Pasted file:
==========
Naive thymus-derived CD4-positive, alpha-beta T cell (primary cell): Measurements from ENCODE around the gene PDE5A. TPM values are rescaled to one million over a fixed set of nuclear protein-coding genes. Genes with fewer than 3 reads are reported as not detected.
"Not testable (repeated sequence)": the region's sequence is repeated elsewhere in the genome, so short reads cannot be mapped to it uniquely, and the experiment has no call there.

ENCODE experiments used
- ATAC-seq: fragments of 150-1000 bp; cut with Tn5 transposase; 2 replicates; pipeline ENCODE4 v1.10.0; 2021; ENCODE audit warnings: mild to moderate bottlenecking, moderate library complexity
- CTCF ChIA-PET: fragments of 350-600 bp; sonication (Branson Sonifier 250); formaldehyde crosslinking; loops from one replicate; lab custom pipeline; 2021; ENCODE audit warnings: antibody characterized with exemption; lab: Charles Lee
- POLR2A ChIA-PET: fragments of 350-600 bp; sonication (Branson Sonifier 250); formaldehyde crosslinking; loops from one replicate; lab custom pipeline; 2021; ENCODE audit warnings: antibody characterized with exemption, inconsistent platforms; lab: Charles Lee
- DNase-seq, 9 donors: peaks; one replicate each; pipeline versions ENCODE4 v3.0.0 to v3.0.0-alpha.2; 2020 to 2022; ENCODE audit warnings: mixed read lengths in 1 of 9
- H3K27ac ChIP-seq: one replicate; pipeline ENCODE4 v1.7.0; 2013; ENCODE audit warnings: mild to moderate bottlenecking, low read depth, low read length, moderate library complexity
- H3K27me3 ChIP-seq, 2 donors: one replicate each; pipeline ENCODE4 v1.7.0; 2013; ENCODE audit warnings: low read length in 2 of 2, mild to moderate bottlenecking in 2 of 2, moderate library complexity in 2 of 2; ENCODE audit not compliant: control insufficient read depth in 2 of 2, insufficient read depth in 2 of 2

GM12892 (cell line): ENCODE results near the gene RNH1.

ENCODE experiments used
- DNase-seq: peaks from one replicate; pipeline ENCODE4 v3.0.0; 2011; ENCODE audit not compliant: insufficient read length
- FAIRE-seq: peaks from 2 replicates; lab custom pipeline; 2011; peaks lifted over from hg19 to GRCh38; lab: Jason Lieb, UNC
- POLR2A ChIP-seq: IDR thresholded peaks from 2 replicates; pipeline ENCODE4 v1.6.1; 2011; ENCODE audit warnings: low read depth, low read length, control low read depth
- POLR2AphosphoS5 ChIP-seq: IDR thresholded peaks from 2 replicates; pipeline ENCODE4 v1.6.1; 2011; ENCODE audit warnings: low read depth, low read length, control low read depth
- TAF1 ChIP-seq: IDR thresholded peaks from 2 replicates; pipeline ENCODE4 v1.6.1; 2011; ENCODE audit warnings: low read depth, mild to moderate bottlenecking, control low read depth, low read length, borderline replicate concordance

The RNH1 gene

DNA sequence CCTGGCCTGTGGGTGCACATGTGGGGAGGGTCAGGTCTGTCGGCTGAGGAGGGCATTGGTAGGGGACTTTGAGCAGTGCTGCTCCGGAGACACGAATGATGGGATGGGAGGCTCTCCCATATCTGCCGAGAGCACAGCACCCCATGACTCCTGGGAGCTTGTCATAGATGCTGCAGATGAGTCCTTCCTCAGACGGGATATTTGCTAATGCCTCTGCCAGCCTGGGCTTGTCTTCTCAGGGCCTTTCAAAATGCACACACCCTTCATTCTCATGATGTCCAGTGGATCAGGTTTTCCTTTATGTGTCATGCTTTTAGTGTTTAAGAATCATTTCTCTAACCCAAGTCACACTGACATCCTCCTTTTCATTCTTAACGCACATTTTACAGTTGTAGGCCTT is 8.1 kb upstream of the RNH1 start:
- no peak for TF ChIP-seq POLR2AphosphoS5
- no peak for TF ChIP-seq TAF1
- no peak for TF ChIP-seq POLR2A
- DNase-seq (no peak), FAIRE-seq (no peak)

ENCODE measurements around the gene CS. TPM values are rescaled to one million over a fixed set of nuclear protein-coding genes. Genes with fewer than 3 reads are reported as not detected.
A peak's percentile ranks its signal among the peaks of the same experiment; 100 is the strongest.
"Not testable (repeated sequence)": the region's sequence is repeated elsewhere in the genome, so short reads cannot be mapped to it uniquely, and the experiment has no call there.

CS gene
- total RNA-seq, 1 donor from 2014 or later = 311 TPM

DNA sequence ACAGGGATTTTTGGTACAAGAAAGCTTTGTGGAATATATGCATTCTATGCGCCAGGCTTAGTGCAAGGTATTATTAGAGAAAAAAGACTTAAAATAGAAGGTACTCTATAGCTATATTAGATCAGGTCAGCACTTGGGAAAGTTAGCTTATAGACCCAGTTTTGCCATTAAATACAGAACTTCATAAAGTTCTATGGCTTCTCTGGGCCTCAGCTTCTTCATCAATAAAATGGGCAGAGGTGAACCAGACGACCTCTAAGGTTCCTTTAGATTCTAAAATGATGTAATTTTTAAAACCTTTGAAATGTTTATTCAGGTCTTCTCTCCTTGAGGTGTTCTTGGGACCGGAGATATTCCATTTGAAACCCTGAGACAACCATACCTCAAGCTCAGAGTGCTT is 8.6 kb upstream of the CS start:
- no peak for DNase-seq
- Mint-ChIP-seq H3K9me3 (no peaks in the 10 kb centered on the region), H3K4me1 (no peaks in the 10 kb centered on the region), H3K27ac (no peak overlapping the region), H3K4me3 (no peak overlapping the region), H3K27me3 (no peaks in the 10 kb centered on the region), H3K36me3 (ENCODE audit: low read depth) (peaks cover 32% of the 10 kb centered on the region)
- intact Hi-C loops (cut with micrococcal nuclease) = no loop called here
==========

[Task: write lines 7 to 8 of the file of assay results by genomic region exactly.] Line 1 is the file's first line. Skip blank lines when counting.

- DNase-seq, 9 donors: peaks; one replicate each; pipeline versions ENCODE4 v3.0.0 to v3.0.0-alpha.2; 2020 to 2022; ENCODE audit warnings: mixed read lengths in 1 of 9
- H3K27ac ChIP-seq: one replicate; pipeline ENCODE4 v1.7.0; 2013; ENCODE audit warnings: mild to moderate bottlenecking, low read depth, low read length, moderate library complexity